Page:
Endogenous Cushing syndrome: This occurs as a result of the overproduction of cortisol by the adrenal glands. There can be a number of different reasons for this. The activity of the adrenal glands is controlled by ACTH, a hormone produced by the pituitary gland. Tumors arising in the pituitary itself or other endocrine glands can cause a rise in the level of ACTH, leading to overstimulation of the adrenal glands. The pituitary adenoma is one of the most common causes of Cushing disease in women. Alternatively, there may be a tumor in the adrenal gland itself, causing it to secrete an excess of cortisol.
Exogenous Cushing syndrome: The source of excess glucocorticoids is external to the body. Glucocorticoid medications may be prescribed for a number of conditions such as back pains, skin problems or chronic inflammatory diseases such as rheumatoid arthritis or lupus. Taking these medications in high doses over prolonged periods of time can lead to Cushing syndrome. Oral or injectable medications are more likely to cause this disease than topical or inhaled versions.
Patients are at an increased risk of fractures as a result of osteoporosis. They may suffer recurrent infections and are also likely to develop type 2 diabetes. Persistence of hypertension over the long term can lead to cardiac complications. If untreated, this disease can be fatal. As a result of obesity and fatigue, patients also have a tendency to become isolated and depressed.
Diagnosing Cushing Syndrome
Upon physical examination of the patient, indicators such as fat accumulation between the shoulders, moon face, stretch marks and hirsutism can raise a suspicion of Cushing disease. However, not everyone who exhibits these features is necessarily suffering from the disease. This complicates the process of diagnosing it. Further, symptoms such as irregular periods and hirsutism in women may also appear in those with polycystic ovary syndrome. It is important to rule out these other possibilities.
In those suffering from Cushing syndrome, blood tests will typically reveal elevated levels of white blood cells and blood sugar and reduced levels of potassium. Urine and blood samples would show abnormally high cortisol content. Testing saliva can help to asses cortisol levels.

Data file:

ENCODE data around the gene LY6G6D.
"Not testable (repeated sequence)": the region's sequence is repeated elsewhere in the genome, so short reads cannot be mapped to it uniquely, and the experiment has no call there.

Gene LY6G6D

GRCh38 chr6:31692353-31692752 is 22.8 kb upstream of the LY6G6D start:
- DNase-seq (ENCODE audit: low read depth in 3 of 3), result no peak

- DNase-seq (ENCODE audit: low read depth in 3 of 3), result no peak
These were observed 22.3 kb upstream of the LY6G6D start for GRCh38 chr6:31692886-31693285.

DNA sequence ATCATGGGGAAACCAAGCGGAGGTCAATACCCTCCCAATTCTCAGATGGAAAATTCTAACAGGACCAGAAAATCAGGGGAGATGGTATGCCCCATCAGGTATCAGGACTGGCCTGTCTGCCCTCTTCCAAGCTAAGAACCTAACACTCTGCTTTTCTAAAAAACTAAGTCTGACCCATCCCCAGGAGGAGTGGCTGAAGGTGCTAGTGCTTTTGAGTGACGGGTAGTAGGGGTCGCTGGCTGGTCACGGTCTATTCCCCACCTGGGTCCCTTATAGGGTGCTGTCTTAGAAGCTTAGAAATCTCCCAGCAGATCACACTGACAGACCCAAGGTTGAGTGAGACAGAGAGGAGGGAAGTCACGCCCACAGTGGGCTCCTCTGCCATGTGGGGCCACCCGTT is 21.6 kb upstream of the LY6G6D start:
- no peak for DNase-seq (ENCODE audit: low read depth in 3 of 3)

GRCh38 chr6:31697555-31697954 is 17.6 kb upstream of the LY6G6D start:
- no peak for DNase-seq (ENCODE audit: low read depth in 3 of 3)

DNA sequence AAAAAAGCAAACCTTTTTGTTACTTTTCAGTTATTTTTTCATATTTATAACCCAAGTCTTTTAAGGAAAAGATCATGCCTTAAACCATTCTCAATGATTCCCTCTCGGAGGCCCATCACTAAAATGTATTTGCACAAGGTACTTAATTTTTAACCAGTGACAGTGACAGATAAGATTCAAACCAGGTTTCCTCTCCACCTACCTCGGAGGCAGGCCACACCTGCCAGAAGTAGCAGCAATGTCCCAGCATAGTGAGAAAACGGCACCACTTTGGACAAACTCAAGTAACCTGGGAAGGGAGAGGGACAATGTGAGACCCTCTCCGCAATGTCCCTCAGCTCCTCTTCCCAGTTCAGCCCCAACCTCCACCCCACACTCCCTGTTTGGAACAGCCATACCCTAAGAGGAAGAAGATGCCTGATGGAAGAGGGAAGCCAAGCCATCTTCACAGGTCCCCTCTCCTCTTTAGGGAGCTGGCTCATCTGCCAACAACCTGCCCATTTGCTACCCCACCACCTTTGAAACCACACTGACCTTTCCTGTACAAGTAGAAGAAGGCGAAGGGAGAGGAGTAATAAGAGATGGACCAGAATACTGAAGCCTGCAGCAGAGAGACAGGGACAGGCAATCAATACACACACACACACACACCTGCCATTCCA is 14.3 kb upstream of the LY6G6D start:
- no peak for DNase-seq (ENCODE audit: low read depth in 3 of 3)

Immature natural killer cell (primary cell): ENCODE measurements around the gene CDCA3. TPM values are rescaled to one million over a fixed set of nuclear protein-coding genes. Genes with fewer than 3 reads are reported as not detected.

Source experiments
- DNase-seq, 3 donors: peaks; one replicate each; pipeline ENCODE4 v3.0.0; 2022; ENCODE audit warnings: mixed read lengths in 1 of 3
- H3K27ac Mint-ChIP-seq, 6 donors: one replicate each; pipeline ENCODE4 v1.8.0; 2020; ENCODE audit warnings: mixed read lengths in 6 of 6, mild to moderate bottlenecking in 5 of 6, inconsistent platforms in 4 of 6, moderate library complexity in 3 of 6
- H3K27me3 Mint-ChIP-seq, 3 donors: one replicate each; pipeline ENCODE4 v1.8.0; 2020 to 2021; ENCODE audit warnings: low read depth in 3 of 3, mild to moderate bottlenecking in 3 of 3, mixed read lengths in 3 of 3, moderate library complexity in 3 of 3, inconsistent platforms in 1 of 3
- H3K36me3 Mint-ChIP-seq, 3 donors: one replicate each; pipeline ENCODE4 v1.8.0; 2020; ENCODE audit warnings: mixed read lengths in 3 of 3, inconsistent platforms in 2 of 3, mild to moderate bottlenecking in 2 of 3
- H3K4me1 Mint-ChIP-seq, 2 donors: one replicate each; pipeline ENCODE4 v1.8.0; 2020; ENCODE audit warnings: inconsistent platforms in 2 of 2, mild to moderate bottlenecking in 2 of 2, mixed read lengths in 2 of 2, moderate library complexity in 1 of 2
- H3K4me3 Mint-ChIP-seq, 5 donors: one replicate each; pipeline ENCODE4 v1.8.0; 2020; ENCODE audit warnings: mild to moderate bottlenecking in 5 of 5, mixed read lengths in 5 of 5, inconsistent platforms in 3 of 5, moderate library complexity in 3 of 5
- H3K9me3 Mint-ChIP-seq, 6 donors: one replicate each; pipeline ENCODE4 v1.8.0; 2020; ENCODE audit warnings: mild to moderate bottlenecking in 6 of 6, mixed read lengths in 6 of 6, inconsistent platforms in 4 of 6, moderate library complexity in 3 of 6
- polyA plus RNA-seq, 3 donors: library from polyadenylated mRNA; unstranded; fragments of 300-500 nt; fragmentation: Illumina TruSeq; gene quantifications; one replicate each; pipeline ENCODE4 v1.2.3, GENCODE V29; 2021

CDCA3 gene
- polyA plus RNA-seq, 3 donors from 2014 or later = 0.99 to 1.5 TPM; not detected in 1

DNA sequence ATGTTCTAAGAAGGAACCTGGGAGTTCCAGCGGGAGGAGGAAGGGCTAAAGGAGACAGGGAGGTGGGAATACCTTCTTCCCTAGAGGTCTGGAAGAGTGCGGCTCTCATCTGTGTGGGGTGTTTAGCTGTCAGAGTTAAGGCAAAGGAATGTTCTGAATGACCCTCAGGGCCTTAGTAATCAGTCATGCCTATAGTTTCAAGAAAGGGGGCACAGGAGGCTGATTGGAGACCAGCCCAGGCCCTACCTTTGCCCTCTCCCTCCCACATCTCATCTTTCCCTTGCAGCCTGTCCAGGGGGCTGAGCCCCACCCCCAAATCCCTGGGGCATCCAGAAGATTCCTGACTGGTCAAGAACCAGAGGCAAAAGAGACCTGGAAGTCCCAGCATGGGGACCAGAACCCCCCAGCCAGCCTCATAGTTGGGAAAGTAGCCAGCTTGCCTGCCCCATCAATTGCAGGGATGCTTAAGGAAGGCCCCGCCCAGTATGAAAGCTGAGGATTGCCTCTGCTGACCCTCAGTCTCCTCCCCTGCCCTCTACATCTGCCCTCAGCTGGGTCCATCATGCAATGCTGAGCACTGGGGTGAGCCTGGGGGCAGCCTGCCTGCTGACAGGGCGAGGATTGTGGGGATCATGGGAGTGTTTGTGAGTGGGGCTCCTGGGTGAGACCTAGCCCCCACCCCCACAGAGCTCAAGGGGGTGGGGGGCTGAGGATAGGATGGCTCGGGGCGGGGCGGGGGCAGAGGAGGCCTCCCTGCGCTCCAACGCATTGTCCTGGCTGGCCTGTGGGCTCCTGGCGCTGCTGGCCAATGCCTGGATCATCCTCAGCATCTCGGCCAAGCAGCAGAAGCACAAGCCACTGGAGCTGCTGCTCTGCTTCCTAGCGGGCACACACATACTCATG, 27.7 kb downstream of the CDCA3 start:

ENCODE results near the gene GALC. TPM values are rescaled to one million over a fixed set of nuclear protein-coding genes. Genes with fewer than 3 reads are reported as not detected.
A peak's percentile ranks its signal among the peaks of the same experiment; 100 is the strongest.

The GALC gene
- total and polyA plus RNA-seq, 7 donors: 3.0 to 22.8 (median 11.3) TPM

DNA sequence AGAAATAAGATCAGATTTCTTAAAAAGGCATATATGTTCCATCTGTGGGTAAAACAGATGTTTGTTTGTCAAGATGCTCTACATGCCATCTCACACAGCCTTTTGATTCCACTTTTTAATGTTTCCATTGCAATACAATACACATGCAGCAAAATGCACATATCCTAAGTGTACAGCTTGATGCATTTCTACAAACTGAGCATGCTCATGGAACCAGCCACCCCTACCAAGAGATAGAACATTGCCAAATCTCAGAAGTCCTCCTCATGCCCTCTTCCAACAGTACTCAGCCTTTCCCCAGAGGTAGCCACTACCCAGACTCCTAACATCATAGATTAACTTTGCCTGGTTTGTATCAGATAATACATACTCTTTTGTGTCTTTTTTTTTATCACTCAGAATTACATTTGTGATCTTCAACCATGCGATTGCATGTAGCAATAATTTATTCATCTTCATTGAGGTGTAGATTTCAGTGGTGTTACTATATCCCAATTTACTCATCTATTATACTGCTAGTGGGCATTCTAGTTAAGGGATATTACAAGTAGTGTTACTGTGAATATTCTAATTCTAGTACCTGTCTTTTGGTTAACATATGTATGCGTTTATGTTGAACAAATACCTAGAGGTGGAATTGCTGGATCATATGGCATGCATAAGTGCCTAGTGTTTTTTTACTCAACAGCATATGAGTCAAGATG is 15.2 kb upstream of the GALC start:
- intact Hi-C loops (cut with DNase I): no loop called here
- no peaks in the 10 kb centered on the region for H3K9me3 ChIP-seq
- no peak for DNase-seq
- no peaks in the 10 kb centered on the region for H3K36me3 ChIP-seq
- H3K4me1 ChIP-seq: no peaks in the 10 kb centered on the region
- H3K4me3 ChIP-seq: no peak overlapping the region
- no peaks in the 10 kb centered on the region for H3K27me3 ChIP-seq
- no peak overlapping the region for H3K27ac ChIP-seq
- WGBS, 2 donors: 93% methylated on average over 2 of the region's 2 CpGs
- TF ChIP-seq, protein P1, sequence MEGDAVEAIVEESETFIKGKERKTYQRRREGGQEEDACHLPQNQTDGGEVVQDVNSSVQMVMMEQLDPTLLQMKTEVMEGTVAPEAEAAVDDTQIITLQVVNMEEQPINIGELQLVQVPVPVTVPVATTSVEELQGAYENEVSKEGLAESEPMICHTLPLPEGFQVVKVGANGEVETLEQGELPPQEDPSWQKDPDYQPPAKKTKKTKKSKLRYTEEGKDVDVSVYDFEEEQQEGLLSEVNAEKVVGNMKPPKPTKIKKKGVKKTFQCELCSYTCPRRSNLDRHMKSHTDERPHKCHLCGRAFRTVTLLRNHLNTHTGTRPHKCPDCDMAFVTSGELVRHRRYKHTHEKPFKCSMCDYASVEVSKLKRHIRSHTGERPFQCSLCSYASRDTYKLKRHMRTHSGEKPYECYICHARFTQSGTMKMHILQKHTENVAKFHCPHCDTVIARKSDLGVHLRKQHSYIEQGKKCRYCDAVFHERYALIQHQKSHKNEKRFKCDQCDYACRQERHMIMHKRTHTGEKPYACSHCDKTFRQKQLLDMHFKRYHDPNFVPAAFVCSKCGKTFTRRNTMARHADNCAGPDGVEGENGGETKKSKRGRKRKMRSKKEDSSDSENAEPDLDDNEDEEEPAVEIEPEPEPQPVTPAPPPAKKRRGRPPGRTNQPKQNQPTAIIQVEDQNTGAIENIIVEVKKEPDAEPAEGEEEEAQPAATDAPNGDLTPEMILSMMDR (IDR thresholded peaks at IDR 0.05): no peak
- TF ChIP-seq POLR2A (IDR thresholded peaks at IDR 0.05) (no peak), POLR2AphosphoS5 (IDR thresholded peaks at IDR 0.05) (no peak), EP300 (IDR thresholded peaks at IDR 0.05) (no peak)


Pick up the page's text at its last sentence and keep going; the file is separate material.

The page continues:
If the patient’s medical history reveals the use of glucocorticoid-based medications, it is easier to make a diagnosis. Certain urine tests can help to confirm this.
However, endogenous Cushing syndrome is more challenging to diagnose accurately. The computerized tomography (CT) and magnetic resonance imaging (MRI) help study the condition of the pituitary and adrenal glands and reveal the presence of any abnormalities such as tumors or overgrowth of the adrenal gland. A blood sample from the petrosal sinuses may be drawn under anesthesia. This is compared with a sample from the forearm. If the former sample shows a higher content of ACTH, then it confirms the pituitary gland as the source of the problem. If not, further tests may have to be conducted to locate the cause.
Treatment & Prevention
The treatment of Cushing syndrome involves:
- Medications to decrease cortisol production by the adrenal glands.
- Drugs that suppress the ACTH production in the pituitary gland.
- Surgical removal of cancerous growths formed as a result of Cushing syndrome.
- Radiation therapy or chemotherapy for treating cancer.
Cushing Syndrome can be prevented if one is able to identify the typical symptoms of the disease early on (if he/she is undergoing corticosteroid medication).
- Keep getting regularly checked for Cushing Syndrome if you are on corticosteroids.
- Consume a diet that is nutritious, well-balanced, and makes your bones stronger.
- Get plenty of vitamin D and calcium.
- Keep yourself stress-free and mentally active.
Dos and Don'ts
- Include a lot of antioxidants, whole grains, and healthy fats in your diet.
- Start with low-impact exercises and gradually build your stamina.
- Talk to your therapist if you notice symptoms of depression. Depression is quite common among Cushing Syndrome patients.
- Be hard on yourself and on your body. It takes time to recover from this condition so it’s important to get ample amount of rest.
- Miss out on follow-up appointments or lead a sedentary life.
- Have high steroid consumption, through medicines or otherwise, as this can single-handedly increase cortisol levels.